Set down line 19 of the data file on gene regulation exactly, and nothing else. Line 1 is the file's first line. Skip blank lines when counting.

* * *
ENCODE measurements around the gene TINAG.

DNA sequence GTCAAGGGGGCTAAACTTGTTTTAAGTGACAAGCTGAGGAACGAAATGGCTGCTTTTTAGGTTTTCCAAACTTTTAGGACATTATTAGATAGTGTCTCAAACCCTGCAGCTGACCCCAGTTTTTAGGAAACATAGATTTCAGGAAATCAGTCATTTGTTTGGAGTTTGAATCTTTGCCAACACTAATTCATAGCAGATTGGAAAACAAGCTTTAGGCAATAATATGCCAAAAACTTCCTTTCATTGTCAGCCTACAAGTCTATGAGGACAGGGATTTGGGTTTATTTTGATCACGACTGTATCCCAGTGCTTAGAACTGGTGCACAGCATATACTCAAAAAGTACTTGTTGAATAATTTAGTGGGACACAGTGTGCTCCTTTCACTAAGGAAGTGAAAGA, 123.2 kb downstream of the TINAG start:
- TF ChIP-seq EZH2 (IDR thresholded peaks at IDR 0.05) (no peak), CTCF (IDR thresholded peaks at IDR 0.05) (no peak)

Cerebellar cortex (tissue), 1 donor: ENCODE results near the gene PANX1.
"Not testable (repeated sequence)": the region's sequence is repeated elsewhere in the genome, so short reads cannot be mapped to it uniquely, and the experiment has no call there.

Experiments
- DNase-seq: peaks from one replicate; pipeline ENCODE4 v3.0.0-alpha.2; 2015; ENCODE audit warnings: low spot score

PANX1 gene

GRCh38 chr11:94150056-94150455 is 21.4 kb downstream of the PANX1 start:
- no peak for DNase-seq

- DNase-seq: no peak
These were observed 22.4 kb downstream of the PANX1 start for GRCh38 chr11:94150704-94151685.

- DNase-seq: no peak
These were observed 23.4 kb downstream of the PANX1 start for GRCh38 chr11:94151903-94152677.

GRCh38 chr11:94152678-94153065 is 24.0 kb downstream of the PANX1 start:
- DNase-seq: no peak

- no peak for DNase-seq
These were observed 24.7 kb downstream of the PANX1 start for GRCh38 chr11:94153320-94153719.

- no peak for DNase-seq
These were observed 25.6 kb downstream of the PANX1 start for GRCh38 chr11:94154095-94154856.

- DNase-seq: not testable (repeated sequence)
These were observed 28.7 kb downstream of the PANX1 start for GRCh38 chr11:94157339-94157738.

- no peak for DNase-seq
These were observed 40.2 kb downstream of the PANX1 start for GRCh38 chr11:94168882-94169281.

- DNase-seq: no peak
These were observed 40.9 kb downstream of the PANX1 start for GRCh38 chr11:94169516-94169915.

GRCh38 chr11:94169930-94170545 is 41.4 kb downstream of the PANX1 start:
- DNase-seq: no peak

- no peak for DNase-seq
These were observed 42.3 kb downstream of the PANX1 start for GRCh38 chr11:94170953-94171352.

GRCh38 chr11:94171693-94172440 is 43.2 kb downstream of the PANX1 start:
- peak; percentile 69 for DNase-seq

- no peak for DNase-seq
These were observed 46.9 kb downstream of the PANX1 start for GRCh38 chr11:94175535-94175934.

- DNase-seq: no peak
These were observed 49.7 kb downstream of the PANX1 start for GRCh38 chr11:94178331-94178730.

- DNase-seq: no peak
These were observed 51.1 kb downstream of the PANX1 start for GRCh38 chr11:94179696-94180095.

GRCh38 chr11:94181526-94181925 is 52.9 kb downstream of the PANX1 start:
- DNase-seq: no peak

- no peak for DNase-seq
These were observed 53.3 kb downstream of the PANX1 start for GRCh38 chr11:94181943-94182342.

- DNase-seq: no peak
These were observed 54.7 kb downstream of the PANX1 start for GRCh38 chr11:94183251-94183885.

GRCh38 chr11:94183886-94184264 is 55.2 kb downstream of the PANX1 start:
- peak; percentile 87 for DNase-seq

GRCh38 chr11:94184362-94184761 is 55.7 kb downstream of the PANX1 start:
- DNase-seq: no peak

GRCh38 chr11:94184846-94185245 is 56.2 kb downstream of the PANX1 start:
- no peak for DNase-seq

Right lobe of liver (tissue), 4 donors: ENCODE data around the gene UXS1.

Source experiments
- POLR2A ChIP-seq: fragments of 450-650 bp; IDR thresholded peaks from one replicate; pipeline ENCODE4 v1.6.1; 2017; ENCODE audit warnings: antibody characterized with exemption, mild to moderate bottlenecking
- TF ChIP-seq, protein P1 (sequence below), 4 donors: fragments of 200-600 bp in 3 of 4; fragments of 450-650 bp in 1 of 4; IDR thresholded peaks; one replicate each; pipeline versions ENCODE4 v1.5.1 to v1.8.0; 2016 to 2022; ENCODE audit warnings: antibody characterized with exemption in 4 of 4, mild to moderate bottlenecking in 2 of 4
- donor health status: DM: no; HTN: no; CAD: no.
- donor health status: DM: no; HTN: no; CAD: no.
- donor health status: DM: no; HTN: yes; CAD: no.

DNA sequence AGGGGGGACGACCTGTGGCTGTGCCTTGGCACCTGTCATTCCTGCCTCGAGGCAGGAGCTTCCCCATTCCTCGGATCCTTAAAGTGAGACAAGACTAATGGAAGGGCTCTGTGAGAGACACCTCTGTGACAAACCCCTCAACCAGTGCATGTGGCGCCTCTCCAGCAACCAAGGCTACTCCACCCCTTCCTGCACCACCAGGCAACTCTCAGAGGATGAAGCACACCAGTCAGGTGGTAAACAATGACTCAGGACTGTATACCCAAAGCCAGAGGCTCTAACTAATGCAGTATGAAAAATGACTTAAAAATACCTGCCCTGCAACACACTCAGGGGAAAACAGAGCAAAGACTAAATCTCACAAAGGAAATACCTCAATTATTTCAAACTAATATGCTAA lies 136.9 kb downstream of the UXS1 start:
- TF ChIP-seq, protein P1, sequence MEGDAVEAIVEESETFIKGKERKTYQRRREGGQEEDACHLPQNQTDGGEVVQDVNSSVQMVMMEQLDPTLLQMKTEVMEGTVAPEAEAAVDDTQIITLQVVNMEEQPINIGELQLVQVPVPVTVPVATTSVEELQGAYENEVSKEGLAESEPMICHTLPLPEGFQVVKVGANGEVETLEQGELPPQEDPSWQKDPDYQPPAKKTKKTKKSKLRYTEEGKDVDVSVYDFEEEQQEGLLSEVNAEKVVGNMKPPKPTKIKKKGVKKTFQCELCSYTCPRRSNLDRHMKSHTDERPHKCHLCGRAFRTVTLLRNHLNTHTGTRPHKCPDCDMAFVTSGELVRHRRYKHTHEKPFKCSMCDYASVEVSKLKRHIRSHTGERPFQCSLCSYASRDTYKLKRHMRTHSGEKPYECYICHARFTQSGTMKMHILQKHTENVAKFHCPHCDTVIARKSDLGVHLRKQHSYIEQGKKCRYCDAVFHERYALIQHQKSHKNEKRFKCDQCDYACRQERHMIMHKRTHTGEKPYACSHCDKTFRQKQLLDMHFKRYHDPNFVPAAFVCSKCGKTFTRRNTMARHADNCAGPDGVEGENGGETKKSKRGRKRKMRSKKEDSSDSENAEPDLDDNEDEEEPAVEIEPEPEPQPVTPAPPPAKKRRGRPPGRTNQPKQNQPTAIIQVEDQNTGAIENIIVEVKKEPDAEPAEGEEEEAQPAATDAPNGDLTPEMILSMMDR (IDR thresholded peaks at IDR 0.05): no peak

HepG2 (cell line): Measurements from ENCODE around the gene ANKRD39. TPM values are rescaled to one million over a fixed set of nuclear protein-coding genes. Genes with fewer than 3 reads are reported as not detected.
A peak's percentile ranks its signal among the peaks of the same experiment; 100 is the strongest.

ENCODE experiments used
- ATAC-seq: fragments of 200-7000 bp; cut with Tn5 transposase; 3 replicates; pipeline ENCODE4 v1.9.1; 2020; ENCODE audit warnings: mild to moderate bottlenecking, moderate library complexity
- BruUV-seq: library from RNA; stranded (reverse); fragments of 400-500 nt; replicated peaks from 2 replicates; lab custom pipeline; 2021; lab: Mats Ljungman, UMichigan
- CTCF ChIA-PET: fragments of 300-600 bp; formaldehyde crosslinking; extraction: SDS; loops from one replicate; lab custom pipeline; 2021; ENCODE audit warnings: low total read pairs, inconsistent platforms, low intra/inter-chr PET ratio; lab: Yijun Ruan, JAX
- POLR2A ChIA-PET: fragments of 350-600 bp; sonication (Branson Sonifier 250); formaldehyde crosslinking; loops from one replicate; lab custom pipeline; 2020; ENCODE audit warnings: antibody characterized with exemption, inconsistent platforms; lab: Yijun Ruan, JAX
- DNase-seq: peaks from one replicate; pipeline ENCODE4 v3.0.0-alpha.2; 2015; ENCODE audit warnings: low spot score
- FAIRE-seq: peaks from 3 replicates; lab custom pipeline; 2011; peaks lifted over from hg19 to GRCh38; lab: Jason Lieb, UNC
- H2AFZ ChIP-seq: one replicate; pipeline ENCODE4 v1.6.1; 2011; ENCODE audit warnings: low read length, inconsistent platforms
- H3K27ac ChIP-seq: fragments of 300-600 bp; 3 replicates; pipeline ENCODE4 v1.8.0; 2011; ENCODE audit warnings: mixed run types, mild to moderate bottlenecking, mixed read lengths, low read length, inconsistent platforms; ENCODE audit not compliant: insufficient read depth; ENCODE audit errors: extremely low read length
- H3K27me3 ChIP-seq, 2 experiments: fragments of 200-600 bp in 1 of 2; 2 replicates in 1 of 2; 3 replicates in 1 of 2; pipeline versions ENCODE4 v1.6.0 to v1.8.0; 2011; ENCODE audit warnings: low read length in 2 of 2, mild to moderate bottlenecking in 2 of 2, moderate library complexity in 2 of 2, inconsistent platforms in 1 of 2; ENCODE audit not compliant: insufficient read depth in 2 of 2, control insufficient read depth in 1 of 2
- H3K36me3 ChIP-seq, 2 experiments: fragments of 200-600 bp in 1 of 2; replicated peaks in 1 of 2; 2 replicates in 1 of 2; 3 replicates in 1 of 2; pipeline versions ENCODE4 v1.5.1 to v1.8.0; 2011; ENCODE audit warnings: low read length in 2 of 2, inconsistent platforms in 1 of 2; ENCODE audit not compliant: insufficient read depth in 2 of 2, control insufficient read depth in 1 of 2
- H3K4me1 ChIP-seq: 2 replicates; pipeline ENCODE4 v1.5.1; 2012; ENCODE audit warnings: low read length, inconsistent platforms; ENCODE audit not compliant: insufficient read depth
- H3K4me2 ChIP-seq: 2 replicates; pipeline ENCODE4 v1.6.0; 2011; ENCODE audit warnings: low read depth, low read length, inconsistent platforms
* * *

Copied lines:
- no peak for DNase-seq